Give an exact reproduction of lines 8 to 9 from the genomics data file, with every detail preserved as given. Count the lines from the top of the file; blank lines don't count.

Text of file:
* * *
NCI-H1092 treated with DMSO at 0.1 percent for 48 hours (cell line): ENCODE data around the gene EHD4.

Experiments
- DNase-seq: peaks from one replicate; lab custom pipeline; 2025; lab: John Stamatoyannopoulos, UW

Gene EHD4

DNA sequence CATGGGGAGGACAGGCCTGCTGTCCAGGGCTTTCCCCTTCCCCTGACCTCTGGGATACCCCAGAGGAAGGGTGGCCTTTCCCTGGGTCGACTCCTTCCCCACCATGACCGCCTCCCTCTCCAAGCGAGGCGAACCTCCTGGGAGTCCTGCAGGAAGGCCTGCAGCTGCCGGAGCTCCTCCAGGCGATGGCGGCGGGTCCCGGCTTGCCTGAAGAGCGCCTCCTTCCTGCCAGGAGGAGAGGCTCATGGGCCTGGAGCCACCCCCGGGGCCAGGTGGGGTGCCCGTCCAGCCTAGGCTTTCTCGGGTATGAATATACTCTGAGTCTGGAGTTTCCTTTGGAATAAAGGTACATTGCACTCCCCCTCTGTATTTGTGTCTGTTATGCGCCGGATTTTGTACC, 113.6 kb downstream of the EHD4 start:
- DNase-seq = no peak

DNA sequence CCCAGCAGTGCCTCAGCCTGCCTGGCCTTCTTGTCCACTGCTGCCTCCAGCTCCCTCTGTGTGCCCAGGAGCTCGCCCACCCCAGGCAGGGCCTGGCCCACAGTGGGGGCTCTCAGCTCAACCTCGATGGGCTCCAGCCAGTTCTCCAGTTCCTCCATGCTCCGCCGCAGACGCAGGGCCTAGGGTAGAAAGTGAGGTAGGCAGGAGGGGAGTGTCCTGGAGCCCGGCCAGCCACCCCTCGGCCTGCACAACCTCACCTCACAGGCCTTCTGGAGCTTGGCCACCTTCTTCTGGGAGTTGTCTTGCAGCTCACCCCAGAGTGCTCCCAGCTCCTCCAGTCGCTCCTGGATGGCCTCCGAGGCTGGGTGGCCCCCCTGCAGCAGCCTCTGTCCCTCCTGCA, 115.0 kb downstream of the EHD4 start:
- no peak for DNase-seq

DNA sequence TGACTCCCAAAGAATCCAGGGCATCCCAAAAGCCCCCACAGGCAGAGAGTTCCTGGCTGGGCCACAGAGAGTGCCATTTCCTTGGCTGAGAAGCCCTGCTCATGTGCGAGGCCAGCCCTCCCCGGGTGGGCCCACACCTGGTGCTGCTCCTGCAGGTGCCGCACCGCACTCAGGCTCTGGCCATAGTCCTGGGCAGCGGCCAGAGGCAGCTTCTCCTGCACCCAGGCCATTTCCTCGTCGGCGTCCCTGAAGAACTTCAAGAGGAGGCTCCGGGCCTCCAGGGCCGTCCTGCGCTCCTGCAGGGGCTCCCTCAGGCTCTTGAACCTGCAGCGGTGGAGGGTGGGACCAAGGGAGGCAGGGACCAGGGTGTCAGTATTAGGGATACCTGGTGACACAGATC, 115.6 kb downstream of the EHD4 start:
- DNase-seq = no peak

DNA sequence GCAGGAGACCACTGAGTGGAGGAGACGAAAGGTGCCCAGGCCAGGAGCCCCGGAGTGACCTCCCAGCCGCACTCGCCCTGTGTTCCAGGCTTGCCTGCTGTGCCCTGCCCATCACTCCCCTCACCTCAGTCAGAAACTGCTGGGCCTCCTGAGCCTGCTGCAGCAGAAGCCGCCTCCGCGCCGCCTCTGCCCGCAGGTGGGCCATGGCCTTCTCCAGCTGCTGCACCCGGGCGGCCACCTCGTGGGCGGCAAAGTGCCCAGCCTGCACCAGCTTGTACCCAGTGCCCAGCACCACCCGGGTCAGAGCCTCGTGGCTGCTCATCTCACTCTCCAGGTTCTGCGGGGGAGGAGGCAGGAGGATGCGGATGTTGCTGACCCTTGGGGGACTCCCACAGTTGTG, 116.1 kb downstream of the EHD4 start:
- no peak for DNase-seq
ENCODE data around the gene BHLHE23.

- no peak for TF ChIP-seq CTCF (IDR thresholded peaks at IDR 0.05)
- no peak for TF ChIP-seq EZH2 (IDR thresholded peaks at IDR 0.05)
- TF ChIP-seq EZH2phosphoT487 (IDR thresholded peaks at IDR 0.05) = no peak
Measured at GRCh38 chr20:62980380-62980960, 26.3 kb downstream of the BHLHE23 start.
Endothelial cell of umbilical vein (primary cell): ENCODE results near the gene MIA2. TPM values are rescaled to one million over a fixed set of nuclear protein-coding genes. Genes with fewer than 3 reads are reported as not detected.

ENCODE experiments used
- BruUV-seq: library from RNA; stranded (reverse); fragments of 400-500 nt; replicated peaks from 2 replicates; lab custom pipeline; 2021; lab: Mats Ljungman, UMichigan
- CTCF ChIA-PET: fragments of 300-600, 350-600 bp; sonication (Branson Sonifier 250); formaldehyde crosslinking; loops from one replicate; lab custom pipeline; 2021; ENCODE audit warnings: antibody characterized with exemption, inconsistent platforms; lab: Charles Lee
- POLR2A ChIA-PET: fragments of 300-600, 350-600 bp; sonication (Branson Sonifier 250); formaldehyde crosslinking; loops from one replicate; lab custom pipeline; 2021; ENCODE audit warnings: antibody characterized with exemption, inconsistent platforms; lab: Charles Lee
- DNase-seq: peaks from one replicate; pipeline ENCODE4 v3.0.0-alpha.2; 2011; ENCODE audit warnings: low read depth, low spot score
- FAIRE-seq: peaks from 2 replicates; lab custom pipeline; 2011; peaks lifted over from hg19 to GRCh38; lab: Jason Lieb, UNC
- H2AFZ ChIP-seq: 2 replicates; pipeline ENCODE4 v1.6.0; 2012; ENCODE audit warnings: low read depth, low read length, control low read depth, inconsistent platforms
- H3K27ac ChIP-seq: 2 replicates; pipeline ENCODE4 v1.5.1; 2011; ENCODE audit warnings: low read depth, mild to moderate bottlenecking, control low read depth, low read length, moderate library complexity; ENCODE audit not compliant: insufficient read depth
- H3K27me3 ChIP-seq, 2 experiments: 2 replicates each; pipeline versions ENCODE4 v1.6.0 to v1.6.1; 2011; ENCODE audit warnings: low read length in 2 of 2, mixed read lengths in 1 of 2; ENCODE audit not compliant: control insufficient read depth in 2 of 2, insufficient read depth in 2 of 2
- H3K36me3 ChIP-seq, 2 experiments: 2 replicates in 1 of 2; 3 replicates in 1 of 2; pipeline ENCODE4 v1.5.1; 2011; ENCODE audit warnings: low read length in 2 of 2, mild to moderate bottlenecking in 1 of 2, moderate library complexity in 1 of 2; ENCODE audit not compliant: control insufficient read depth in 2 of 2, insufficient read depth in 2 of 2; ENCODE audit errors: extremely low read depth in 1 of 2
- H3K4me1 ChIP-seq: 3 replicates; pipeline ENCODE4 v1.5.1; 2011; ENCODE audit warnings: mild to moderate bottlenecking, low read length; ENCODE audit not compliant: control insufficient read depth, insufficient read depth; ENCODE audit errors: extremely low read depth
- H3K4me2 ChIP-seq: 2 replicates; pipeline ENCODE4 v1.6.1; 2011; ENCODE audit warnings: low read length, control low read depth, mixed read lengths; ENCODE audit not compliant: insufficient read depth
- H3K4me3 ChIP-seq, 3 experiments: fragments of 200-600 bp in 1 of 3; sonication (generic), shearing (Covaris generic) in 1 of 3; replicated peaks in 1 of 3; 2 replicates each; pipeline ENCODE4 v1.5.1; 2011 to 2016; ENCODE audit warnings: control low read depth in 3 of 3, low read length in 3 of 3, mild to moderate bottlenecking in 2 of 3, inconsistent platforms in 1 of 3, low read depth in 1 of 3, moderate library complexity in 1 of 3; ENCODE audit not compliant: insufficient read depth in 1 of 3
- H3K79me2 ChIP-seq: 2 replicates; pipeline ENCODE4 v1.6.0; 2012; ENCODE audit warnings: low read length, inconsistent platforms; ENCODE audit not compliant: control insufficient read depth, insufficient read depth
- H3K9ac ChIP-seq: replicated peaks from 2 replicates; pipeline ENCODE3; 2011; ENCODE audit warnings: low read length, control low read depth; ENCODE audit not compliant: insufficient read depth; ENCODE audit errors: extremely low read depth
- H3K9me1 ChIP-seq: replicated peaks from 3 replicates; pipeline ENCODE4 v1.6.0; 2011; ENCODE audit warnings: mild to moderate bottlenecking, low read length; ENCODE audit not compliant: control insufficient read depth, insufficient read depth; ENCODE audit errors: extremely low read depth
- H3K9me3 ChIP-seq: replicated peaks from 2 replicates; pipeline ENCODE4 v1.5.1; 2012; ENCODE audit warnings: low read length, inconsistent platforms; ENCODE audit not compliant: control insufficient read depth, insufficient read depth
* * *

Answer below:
- no peak for DNase-seq

DNA sequence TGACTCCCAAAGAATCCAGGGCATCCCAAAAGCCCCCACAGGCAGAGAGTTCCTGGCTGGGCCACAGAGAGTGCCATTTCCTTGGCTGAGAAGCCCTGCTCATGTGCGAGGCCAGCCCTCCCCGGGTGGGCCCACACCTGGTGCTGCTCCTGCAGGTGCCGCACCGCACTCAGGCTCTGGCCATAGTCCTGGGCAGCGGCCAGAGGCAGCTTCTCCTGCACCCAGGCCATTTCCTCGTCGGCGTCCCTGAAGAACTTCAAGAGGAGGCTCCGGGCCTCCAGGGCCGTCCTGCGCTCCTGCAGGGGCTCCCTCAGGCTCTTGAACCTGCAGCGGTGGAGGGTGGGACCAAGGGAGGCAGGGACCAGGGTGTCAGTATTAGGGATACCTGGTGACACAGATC, 115.6 kb downstream of the EHD4 start: